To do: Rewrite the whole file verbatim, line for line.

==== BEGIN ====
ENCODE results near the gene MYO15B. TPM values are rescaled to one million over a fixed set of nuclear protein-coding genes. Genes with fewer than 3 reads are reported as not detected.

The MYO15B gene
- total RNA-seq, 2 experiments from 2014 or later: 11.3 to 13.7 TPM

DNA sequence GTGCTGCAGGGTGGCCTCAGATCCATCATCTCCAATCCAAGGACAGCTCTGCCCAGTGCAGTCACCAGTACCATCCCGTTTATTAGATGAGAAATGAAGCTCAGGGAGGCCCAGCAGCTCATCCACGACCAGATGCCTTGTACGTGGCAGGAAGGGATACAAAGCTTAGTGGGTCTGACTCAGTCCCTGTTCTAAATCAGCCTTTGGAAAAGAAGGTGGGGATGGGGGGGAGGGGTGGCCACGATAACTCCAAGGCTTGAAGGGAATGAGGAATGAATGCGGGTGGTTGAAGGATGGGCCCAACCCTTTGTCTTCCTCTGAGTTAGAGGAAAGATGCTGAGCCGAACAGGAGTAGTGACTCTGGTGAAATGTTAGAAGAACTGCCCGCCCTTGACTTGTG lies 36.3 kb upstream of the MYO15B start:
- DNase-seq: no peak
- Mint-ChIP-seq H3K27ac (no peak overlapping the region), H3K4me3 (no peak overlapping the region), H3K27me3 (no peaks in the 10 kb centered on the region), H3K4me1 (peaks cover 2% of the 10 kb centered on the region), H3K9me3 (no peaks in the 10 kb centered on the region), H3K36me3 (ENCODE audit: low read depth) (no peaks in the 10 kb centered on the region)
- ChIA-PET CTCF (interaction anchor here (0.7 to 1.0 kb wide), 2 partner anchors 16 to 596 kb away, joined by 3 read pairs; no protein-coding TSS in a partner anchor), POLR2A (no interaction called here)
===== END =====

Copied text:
ENCODE results near the gene MYO15B. TPM values are rescaled to one million over a fixed set of nuclear protein-coding genes. Genes with fewer than 3 reads are reported as not detected.

The MYO15B gene
- total RNA-seq, 2 experiments from 2014 or later: 11.3 to 13.7 TPM

DNA sequence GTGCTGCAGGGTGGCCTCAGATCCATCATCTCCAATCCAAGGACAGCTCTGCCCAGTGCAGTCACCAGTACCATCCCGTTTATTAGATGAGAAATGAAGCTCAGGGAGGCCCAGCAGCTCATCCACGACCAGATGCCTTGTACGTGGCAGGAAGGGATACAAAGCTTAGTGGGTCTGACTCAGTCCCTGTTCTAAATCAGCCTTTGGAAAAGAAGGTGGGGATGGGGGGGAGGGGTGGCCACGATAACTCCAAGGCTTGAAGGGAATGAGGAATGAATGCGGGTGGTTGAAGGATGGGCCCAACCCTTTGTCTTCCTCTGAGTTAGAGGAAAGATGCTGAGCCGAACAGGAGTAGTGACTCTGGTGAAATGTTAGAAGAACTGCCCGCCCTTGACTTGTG lies 36.3 kb upstream of the MYO15B start:
- DNase-seq: no peak
- Mint-ChIP-seq H3K27ac (no peak overlapping the region), H3K4me3 (no peak overlapping the region), H3K27me3 (no peaks in the 10 kb centered on the region), H3K4me1 (peaks cover 2% of the 10 kb centered on the region), H3K9me3 (no peaks in the 10 kb centered on the region), H3K36me3 (ENCODE audit: low read depth) (no peaks in the 10 kb centered on the region)
- ChIA-PET CTCF (interaction anchor here (0.7 to 1.0 kb wide), 2 partner anchors 16 to 596 kb away, joined by 3 read pairs; no protein-coding TSS in a partner anchor), POLR2A (no interaction called here)